Decision to Leave Review | Lust from the Mountain to the Sea

Decision to Leave (2022) Dir. Park Chan-wook. Starring Tang Wei & Hae il Park. Courtesy of CJ Entertainment, Moho Film.

“You looked so closely,” Song Seo-rae says to detective Hae Joon when asked about the whereabouts of her blue-green dress. He backs down, wandering off aimlessly instead of investigating the feelings that are sewn into Seo-rae’s short but pointed response. 

The mystery of romance itself is at the heart of Decision to Leave, Park Chan-Wook’s latest film about an insomniac detective (Park Hae-Il) that becomes transfixed on a victim’s wife (Tang Wei) as he investigates her potential involvement in the crime. Decision to Leave is an intimate affair, where the greatest reveals come not from tangible evidence of an unsolved murder, but from the character’s innermost feelings verbalized and acted upon. The spirited energy of the movie was to be expected by Park, a director who is no stranger to shock value with films like Oldboy. I hadn’t anticipated that the most tremendous shock would come from how romantic the film was. 

Hae Joon and Seo-rae’s collision course begins at the foot of a mountain: Seo-rae’s husband, a seasoned mountaineer, is found dead at the base of the cliff. What begins as a suicide investigation soon gives way to foul play, as Hae Joon turns his sights to the unperturbed Seo-rae. Hae Joon is a distracted man: his work is a distraction from his worsening insomnia, an alluring suspect disrupts his detective ability, and that same woman diverts his attention from his domestic life. His relationship with his wife, Jung-An (Lee Jung-hyun), is more procedural than his line of work – he visits her once a week, and intercourse is a scheduled routine. He is shattered, well before he believes himself to be. 

Seo-rae is a quiet force. Unlike characters of her ilk in noir films, she’s a femme fatale that isn’t conniving or cunning. Her tenderness is disarming but never malicious. She is perhaps best described by the film’s recurring motifs of the mountain and the sea: she’s a grounding presence and a symbol of freedom all at once. Hae Joon stands at the precipice; we can easily understand why Hae Joon would take to Seo-rae. We are less certain of her motivations. It’s these poetic touches that drew me into the film; for every energetic scene, there’s a humble moment for consideration.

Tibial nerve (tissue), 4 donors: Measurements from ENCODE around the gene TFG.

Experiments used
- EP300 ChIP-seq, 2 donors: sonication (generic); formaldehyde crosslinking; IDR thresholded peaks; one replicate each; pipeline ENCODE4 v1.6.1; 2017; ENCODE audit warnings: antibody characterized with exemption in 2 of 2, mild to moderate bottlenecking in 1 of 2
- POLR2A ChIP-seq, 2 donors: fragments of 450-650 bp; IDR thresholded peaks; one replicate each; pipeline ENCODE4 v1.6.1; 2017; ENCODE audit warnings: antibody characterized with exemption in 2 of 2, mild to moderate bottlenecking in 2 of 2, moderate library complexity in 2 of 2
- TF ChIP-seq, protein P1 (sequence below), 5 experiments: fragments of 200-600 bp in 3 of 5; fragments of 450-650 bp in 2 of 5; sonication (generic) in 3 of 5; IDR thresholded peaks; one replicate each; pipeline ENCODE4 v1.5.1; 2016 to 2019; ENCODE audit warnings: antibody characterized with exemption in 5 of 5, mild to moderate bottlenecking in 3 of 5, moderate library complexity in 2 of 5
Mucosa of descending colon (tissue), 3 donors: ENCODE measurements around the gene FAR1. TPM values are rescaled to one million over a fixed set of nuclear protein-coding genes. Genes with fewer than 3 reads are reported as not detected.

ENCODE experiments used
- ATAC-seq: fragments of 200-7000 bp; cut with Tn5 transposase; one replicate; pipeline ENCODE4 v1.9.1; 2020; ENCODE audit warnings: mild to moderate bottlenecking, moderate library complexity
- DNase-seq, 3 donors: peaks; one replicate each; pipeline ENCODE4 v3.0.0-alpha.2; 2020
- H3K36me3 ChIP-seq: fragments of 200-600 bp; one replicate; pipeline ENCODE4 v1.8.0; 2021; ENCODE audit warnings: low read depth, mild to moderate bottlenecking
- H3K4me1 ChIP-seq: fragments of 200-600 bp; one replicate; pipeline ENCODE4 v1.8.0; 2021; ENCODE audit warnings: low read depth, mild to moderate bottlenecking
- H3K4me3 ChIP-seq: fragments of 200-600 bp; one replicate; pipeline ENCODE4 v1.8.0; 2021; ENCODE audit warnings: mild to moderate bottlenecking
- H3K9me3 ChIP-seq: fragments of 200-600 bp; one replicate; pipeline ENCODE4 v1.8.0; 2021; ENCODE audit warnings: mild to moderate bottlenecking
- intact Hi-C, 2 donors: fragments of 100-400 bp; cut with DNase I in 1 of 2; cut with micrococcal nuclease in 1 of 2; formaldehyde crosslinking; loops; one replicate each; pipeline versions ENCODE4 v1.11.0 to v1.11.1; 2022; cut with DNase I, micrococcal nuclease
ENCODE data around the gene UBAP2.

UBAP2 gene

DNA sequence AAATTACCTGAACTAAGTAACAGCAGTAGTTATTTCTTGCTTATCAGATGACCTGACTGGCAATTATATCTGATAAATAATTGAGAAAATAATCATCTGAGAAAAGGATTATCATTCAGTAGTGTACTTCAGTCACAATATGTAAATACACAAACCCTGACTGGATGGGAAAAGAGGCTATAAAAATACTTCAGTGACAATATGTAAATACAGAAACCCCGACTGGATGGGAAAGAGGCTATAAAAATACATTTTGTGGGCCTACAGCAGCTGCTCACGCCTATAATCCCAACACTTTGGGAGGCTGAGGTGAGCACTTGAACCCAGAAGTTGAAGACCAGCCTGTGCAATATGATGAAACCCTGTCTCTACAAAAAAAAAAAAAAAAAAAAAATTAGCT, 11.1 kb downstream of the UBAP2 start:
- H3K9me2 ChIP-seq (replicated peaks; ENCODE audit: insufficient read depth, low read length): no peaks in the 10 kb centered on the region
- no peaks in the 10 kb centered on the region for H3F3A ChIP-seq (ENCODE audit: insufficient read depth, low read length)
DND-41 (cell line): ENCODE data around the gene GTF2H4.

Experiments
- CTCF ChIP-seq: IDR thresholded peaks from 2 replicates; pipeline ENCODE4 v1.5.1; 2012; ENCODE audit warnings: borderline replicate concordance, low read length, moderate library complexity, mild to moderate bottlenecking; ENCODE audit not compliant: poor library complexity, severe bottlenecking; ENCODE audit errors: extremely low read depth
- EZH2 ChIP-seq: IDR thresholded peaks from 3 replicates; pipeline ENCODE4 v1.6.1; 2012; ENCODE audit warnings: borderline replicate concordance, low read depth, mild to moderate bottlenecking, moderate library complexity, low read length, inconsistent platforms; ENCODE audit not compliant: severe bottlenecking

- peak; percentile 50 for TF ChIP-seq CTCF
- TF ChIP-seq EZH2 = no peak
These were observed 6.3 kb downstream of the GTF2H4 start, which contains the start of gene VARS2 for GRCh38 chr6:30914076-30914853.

Park Chan-Wook’s hyper-stylized and often brutal filmography gave me pause for concern as I experienced Decision to Leave. I dreaded the thought that the romance between Seo-Rae and Hae Joon would be undercut by a dramatic turn meant solely to shock and provoke. I was happy to be proven otherwise. I found myself moved by the depth of the conversation between the two; every piece of dialogue plays out like a game of cat and mouse between the forbidden lovers. Be that as it may, there’s no shortage of Park’s auteur flourishes. 

The cinematography and editing are dynamic – skillfully and thoughtfully rendered in a way that allows scenes to bleed into each other in a dramatic fashion. Scenes of Hae Joon questioning a bedridden woman are nestled in between brilliant chase sequences that lead us from rooftop to rooftop. There are moments of extreme tension on a cliff’s edge that occur within seconds of tender conversation. The film is very fluid but never rushed, offering plenty of time to sit with the characters and their developing feelings. 

With never a moment wasted nor a moment to linger, Decision to Leave almost demands a second watch to appreciate the technical prowess on display. Early in the film, Hae Joon interrogates Seo-rae at the police station. The camera pans in and out of focus between the two leads and their mirrored reflection directly behind them. The conversation swings from curt questioning to a flirtatious meal over sushi, and the leads are captivating in their subtle chemistry. It was only after the scene ended that I considered that the camera wasn’t in the shot, a seemingly impossible feat. If it’s not a film that necessitates a second watch, then its behind-the-scenes footage is probably mandatory viewing. 

Aside from the dynamism of the film, there’s also Park’s idiosyncratic sense of humor that pervades the film. Whether it’s the detectives retracing the fall pattern of the victim that lay in front of them, or hoisting themselves up a mountainside, Park and cowriter Jeong Seo-Kyeong levy humor to break up the melodrama of the film. I found myself laughing the most at the moments of karmic tragedy as the characters are punished for their failing morality. The film is no slacker when it comes to these scenes either – an incident involving a snapping turtle is just as well shot as the knife fight that preceded it.

Hae Joon and Seo Rae’s emotional tug of war comes to a poignant yet devastating conclusion. It’s a stark reminder that for all of the beautiful cinematography, editing skill, and spectacle, the true beauty of Decision to Leave comes from the intertwined and complicated lives of the two leads. There’s motivation to the secrets and mysteries of Decision to Leave, and it’s not a simple matter of hiding one’s nefarious goals. It’s to obfuscate the complex feelings we cannot readily admit nor reconcile. 

Decision to Leave is now streaming on MUBI

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Categories: Cinema, Review

Final Rating